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10

Oct

What does it take to succeed?

Every step of the process has been carefully planned and thought through, no stone has been left unturned. We’ve allocated the best possible resources, each one a leader if not the best in their field. And we’ve been well funded, gone are the days of doing things on a shoe string, we were prepared to invest whatever it took for this to succeed. Finally we were prepared to be innovative and do things a little differently to get a better outcome.

So why are we not getting the desired result?

Don’t worry this is not another “RWC Enquiry” about to kick off, but if you stay with me you can draw your own conclusions.

Project failures have been occurring ever since Adam and Eve started that garden makeover way back in the early days of humanity. In that time much has been written about what it takes to manage projects to success. Overall most commentators seem to agree that there are certainly some foundation elements to project success:

  • Invest time and effort in quality planning;
  • Allocate your best people and resources on your project;
  • Make sure your project funding is realistic; and
  • Don’t be afraid to be innovative in your approach.

Clearly these are necessary elements of success for a project and in many respects they are really the baseline for project governance and management. Few projects of any significance nowadays would be kicked off knowing that one or several of these elements were not in place.

However, are they enough?

The answer surely is a resounding no. They are critical contributors to success but on their own they are not enough. History tells us so.

So are there any lessons we can take from the recent events on the playing fields of Wales? Perhaps there are…

  • Be responsive and decisive with your decision making. Be close to events in your project and take action quickly. Don’t let situations drift to a point where you have your back against the wall and are forced to take drastic measures.
  • Keep the scoreboard ticking over. Building and sustaining momentum is very important to project success. There is no better way to demonstrate and maintain momentum than to deliver regular wins and to keep them coming. There is no better way to lose momentum than to stop “scoring”. To be constantly in a situation of building to the grand event or major breakthrough, with your stakeholders watching on breathlessly wondering what’s happening.
  • Take the points when they are on offer. Successes don’t need to be dramatic events or outcomes. Many of your stakeholders will not be looking for a grand enterprise-wide solution from your project. They will be looking for a solution to a tedious or inefficient day to day problem. Remember that by far the largest stakeholder group in any project is the beneficiaries of the project outcome. The people who will use your solution, not; the project team, the steering committee; or the board. These people will recognise a change to process or removal of work steps as a genuine win and will welcome the news that you have solved that piece of the puzzle. Collectively these small things are part of your bigger picture of success and at the end of the day the points all add up.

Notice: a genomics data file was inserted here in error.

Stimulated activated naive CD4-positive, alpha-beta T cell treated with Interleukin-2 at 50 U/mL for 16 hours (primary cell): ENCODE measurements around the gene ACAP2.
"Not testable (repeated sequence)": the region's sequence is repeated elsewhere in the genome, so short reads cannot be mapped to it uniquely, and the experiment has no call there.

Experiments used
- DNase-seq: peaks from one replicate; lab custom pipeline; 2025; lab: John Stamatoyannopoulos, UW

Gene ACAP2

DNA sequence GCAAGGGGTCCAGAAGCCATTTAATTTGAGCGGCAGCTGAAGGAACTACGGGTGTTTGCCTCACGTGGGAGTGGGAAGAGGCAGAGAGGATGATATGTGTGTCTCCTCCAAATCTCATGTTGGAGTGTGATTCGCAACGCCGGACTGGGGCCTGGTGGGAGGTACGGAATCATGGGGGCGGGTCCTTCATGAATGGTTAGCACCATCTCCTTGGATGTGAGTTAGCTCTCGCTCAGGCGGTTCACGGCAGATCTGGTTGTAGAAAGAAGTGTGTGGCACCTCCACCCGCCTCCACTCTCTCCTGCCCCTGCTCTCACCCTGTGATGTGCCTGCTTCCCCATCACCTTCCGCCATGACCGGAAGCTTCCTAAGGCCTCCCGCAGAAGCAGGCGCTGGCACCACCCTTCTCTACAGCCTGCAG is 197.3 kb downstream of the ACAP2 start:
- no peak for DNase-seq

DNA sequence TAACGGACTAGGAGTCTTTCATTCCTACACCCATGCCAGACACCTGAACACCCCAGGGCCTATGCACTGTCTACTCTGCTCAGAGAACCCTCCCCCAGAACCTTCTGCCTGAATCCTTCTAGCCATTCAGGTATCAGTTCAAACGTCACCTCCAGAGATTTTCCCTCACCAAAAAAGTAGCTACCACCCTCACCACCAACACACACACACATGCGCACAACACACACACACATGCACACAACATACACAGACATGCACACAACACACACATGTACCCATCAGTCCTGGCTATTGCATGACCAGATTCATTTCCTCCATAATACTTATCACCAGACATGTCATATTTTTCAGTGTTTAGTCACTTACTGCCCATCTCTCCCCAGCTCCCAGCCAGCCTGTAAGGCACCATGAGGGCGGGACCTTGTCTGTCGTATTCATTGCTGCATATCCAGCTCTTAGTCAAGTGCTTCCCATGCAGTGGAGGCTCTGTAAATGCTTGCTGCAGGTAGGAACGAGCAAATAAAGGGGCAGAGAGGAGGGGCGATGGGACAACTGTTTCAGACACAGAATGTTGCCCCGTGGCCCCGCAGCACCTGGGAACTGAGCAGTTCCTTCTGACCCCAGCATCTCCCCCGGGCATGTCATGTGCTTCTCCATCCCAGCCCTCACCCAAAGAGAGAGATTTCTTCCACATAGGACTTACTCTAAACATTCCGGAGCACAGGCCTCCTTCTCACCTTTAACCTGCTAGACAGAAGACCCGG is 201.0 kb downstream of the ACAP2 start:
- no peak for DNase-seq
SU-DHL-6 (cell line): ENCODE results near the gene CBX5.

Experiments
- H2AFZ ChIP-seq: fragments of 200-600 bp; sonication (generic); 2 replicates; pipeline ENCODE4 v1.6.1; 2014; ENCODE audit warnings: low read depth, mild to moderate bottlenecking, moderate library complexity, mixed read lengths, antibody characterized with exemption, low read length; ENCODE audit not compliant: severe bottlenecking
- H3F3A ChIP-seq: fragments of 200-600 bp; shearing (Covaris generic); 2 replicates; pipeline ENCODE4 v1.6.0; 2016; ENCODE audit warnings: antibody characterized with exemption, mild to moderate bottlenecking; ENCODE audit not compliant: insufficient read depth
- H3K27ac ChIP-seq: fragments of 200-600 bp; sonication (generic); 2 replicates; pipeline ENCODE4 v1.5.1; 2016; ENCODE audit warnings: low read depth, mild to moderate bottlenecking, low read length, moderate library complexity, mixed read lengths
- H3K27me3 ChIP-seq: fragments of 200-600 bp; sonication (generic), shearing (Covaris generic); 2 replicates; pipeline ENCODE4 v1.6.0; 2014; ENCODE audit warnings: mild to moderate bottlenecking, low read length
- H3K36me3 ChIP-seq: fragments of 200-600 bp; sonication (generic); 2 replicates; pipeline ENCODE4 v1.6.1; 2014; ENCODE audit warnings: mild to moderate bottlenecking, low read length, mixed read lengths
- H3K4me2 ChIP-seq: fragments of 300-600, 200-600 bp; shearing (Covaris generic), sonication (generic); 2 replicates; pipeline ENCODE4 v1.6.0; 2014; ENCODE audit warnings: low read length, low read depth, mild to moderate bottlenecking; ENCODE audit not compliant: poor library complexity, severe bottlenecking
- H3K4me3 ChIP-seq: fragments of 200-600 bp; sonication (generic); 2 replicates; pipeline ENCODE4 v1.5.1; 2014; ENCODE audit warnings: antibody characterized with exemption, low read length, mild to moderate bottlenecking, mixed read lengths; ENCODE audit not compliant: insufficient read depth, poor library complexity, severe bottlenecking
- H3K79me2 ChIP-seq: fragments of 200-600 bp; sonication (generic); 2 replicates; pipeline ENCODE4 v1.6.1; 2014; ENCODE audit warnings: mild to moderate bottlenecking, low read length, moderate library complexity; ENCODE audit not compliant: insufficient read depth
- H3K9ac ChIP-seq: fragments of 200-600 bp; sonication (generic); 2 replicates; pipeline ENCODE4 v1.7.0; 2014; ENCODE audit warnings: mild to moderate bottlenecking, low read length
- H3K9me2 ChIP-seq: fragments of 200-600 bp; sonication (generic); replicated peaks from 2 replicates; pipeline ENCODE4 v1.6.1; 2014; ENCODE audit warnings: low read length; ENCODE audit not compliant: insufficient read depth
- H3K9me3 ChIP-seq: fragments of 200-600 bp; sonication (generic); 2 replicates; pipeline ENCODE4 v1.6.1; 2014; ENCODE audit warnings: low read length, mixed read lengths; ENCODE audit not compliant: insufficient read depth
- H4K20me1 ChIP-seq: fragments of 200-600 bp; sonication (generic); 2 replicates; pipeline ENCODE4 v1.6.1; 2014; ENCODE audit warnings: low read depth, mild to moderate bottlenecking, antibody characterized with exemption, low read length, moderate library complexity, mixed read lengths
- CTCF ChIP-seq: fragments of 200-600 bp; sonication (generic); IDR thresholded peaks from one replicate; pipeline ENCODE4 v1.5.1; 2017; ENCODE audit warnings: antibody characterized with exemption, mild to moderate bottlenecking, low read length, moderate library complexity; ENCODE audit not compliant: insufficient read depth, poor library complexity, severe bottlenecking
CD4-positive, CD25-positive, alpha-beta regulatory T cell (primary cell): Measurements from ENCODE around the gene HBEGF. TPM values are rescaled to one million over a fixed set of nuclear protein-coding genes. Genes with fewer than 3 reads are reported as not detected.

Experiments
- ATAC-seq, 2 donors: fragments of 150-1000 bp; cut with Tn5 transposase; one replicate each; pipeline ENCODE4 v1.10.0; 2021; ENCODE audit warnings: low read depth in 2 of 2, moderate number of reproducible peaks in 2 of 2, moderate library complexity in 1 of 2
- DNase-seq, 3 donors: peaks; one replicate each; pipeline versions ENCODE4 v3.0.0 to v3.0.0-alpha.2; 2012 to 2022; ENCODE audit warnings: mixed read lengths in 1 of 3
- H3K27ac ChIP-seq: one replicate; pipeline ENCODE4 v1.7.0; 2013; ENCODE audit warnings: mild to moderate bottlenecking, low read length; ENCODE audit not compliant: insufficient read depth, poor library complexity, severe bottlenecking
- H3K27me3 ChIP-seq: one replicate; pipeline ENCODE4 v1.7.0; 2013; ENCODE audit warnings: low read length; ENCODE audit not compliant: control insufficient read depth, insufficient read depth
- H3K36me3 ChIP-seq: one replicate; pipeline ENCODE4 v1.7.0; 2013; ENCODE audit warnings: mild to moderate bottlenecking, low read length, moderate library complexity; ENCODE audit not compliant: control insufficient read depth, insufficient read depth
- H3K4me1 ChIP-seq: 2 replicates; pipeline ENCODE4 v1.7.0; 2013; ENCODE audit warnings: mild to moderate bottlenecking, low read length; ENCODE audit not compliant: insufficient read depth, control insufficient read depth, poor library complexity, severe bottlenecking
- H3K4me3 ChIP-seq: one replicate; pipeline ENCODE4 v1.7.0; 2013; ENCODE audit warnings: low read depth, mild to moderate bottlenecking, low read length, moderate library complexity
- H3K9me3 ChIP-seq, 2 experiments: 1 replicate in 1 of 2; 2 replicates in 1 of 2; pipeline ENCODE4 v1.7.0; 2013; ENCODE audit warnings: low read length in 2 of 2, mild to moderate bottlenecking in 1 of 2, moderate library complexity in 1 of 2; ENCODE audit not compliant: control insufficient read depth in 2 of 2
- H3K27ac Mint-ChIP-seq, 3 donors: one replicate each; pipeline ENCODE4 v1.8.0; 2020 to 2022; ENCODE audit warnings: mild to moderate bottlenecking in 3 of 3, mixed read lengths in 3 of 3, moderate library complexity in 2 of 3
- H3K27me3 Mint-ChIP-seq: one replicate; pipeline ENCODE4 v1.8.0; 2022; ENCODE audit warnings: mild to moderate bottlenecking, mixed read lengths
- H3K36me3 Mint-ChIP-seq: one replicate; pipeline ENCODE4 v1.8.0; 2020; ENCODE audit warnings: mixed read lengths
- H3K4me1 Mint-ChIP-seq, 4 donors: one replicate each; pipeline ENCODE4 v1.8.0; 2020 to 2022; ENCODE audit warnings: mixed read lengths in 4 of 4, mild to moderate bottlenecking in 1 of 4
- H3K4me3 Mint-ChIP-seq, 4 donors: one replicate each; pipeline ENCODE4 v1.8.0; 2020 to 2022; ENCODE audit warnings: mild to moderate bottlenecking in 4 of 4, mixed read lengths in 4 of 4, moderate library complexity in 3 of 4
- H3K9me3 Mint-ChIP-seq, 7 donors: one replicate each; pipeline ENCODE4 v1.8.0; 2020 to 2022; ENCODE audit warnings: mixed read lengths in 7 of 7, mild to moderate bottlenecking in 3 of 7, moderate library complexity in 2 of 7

• Don’t overcook your resource pool. Whilst in many respects it’s great to have a wealth of riches and talent in your team, don’t forget that each member of the team requires managing and needs to make a demonstrable contribution. Talented people inappropriately or under utilised will quickly become disillusioned and lose interest. They need to know they have a real role and what is required to perform that role. At the end of the day a project team needs to be appropriately sized with a balance of talents to address the task at hand. There is certainly an argument that too much talent is as big a risk as too little.
  • Understand the goal. Make sure everyone knows where it is, what it looks like and most importantly how to get there. This may sound rather trite but too often projects are conducted in an environment where few people really know or understand what it’s all about. Secrecy and stealth are fine if you’re designing the “Combined Services Strike Platform”, but it’s very helpful if your stakeholders know that it’s an aeroplane not a barge you are developing for them.
  • Finally establish passionate commitment to the goal in your team and your stakeholders. People need to understand “what’s in it for them” before they will become committed to your project. They will need to understand how your project delivers that solution they are seeking. To be successful though you collectively need to really want that outcome more than anyone else and certainly more than any other outcome.

If I was to characterise these things I’d say they were about the way you conduct your project rather than foundation elements. They are about conducting a project intelligently and playing the game smart.

Maybe there are some lessons we can take from the RWC after all.

Posted by: Martin Johnston | 10 October 2007

Tags: Project Delivery


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